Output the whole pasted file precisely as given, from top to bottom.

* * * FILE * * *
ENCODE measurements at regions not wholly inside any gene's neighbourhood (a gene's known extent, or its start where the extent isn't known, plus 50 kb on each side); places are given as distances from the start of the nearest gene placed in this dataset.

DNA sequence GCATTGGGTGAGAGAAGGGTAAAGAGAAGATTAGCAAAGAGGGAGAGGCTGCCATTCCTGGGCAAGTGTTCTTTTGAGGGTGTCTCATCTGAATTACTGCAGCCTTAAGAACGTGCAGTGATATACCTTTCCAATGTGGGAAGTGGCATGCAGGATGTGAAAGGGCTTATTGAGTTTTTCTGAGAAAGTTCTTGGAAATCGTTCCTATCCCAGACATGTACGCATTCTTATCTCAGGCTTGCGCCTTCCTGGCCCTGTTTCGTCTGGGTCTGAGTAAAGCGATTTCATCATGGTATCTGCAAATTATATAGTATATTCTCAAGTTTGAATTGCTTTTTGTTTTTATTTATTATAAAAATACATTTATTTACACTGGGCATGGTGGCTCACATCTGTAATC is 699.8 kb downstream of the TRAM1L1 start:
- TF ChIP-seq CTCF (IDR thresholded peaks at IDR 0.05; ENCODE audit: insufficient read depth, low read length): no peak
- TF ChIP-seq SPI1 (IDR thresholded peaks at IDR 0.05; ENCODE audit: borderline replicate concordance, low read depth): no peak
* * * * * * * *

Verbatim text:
ENCODE measurements at regions not wholly inside any gene's neighbourhood (a gene's known extent, or its start where the extent isn't known, plus 50 kb on each side); places are given as distances from the start of the nearest gene placed in this dataset.

DNA sequence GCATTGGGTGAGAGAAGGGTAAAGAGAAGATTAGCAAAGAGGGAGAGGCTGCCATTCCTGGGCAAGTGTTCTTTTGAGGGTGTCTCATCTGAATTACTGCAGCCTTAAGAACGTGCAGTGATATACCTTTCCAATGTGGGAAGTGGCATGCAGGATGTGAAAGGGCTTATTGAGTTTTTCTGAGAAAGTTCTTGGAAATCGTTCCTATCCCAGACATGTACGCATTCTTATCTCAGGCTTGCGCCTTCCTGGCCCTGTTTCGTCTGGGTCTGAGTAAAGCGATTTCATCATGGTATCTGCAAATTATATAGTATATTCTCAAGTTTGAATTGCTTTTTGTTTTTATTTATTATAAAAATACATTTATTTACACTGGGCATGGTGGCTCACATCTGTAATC is 699.8 kb downstream of the TRAM1L1 start:
- TF ChIP-seq CTCF (IDR thresholded peaks at IDR 0.05; ENCODE audit: insufficient read depth, low read length): no peak
- TF ChIP-seq SPI1 (IDR thresholded peaks at IDR 0.05; ENCODE audit: borderline replicate concordance, low read depth): no peak